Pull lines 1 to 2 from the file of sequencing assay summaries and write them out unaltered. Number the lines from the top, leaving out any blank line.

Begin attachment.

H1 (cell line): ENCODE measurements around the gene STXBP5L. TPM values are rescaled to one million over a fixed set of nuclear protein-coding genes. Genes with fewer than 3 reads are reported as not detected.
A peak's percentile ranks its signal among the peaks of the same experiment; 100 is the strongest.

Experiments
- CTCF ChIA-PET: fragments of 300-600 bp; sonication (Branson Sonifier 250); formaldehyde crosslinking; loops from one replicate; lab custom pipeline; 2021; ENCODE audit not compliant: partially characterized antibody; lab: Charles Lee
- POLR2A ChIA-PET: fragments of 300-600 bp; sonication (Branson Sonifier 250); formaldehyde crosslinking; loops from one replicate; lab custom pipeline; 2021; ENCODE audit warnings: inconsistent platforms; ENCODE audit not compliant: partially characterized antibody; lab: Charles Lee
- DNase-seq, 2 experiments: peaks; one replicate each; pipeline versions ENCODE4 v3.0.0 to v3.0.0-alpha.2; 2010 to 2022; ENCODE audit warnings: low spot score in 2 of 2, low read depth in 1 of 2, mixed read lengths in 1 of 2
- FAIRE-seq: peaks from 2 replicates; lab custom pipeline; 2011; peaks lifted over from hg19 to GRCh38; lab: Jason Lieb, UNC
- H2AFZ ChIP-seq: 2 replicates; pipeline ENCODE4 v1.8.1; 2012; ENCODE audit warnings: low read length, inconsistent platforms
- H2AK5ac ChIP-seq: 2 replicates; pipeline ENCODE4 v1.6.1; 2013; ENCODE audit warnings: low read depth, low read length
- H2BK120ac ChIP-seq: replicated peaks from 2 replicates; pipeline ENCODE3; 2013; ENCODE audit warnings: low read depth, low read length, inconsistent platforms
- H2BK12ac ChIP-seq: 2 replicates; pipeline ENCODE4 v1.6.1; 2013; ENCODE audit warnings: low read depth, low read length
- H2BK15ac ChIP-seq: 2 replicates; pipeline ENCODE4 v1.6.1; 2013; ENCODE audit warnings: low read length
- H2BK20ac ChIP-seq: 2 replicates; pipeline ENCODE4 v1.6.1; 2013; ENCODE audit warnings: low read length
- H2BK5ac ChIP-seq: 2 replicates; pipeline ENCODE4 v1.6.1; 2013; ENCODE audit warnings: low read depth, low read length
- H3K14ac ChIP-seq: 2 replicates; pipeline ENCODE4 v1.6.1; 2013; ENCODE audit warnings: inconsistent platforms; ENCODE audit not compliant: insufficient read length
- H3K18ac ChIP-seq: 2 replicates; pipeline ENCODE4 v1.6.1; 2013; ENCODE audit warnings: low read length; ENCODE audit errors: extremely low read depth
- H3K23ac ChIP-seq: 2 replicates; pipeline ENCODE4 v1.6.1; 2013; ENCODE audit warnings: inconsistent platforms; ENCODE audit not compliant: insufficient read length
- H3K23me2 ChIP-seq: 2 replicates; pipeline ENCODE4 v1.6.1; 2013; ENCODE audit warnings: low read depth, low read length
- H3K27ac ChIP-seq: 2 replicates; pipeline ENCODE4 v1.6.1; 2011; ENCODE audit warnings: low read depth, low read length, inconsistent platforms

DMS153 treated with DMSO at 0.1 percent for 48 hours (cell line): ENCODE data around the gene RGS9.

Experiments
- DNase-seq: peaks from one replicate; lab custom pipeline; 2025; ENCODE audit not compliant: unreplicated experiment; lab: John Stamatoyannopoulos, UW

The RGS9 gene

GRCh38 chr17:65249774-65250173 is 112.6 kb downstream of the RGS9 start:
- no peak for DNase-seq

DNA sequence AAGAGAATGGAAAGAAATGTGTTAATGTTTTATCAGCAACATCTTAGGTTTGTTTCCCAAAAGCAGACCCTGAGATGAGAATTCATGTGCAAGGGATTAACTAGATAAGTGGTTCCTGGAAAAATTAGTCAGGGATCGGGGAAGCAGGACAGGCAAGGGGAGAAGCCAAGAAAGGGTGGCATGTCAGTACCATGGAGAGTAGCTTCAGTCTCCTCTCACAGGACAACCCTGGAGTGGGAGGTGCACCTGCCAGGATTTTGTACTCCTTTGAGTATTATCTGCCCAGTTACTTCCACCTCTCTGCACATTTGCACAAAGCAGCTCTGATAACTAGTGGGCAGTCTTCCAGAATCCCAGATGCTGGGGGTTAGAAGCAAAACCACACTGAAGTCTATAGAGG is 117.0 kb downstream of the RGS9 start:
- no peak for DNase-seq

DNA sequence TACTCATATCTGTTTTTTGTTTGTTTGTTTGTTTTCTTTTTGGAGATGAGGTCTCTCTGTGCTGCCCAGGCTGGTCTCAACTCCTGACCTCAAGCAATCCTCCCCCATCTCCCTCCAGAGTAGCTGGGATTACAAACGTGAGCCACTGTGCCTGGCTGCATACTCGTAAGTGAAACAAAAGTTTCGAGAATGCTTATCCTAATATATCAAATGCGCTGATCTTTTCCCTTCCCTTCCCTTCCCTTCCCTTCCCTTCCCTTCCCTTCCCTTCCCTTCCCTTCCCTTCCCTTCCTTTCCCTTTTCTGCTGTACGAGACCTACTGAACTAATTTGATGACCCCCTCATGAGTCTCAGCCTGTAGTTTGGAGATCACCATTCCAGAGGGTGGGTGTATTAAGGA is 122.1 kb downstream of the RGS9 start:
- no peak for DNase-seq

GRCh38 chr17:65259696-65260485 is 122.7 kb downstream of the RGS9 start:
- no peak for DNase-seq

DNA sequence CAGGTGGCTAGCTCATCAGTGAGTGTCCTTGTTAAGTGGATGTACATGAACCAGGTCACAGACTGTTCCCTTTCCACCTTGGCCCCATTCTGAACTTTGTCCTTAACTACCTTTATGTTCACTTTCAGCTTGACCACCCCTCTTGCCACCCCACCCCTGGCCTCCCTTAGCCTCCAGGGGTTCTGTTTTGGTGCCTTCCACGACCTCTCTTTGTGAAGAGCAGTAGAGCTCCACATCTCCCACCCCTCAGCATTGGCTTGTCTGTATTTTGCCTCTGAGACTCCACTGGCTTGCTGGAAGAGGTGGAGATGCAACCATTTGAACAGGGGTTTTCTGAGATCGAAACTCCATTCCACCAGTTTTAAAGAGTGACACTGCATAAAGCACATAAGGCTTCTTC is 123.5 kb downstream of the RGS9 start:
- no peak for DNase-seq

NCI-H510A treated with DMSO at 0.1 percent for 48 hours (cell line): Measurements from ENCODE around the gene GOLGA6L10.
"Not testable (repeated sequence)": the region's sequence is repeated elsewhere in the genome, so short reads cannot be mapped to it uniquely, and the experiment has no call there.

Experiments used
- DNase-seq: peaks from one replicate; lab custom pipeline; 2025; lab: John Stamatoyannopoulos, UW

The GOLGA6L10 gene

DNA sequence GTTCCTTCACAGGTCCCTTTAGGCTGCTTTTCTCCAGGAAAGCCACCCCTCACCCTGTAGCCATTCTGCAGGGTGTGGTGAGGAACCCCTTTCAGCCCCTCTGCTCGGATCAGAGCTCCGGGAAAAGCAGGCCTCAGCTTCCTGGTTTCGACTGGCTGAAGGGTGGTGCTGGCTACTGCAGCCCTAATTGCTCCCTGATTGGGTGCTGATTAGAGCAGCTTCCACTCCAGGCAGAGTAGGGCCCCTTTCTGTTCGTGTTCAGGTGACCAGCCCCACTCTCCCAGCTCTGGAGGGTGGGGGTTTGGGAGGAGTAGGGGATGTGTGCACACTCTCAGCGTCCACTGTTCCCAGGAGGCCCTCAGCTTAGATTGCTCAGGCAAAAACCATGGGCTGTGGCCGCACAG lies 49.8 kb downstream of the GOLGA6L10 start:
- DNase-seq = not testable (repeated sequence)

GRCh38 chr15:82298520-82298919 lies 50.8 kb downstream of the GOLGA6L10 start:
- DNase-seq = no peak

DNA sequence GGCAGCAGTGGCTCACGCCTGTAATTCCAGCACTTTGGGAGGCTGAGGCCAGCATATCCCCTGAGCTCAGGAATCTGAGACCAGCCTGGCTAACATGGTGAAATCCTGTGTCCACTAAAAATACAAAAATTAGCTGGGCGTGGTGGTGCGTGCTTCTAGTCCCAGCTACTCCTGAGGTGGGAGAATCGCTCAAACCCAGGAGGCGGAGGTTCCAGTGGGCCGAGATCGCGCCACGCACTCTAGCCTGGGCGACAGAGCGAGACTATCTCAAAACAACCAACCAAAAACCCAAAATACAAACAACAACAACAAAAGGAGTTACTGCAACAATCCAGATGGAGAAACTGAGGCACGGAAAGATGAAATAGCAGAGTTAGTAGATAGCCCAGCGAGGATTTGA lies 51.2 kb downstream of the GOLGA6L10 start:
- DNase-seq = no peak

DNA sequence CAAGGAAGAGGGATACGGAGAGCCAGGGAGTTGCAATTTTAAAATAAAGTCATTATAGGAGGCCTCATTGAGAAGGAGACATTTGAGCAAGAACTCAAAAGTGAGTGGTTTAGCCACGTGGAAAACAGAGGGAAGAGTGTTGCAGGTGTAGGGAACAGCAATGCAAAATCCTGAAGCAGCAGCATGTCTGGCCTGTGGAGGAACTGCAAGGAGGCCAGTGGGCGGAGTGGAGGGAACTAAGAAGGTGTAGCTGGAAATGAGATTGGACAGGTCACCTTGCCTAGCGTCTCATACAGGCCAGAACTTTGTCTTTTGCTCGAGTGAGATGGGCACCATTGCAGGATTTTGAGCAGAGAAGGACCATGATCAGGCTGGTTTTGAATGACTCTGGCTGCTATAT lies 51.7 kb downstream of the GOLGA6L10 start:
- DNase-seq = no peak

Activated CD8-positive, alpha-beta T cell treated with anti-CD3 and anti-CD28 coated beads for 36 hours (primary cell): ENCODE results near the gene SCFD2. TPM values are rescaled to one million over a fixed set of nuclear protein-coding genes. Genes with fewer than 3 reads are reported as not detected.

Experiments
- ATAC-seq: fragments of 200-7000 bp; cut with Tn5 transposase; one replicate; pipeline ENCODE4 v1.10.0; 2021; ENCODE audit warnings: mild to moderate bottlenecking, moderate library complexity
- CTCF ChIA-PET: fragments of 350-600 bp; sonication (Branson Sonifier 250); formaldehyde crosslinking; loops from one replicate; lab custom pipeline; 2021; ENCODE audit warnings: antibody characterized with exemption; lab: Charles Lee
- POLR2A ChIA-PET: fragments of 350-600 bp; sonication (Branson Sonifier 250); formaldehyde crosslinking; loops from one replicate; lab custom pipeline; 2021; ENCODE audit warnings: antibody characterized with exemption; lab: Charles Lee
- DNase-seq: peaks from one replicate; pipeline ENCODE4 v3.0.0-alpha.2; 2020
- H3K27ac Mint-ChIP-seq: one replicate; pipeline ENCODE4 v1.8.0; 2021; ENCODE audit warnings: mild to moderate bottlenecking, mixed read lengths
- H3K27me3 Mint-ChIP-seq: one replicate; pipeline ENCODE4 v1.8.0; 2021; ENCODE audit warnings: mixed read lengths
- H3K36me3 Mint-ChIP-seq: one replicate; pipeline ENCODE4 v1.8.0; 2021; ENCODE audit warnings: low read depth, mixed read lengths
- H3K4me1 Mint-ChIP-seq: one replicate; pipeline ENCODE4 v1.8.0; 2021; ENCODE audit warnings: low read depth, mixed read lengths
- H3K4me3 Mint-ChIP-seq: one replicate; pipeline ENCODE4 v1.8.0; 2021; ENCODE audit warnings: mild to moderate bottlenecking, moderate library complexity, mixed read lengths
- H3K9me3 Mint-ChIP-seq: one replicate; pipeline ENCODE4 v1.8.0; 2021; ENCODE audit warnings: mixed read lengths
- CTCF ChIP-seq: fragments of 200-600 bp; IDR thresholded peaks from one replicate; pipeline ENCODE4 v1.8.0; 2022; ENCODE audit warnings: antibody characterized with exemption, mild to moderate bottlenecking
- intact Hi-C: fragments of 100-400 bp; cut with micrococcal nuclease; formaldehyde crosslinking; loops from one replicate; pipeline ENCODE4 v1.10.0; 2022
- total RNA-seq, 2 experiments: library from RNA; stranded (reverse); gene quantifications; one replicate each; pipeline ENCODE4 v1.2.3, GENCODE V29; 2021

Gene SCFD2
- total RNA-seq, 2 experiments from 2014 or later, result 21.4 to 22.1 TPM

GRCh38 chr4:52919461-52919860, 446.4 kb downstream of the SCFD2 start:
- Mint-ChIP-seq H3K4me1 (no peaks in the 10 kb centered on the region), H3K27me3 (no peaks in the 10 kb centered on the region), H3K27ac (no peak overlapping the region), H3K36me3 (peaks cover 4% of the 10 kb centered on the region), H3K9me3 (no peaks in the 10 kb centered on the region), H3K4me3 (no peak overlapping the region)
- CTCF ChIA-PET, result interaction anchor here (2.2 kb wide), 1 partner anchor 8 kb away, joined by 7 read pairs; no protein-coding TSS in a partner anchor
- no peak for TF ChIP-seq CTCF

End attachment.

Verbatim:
H1 (cell line): ENCODE measurements around the gene STXBP5L. TPM values are rescaled to one million over a fixed set of nuclear protein-coding genes. Genes with fewer than 3 reads are reported as not detected.
A peak's percentile ranks its signal among the peaks of the same experiment; 100 is the strongest.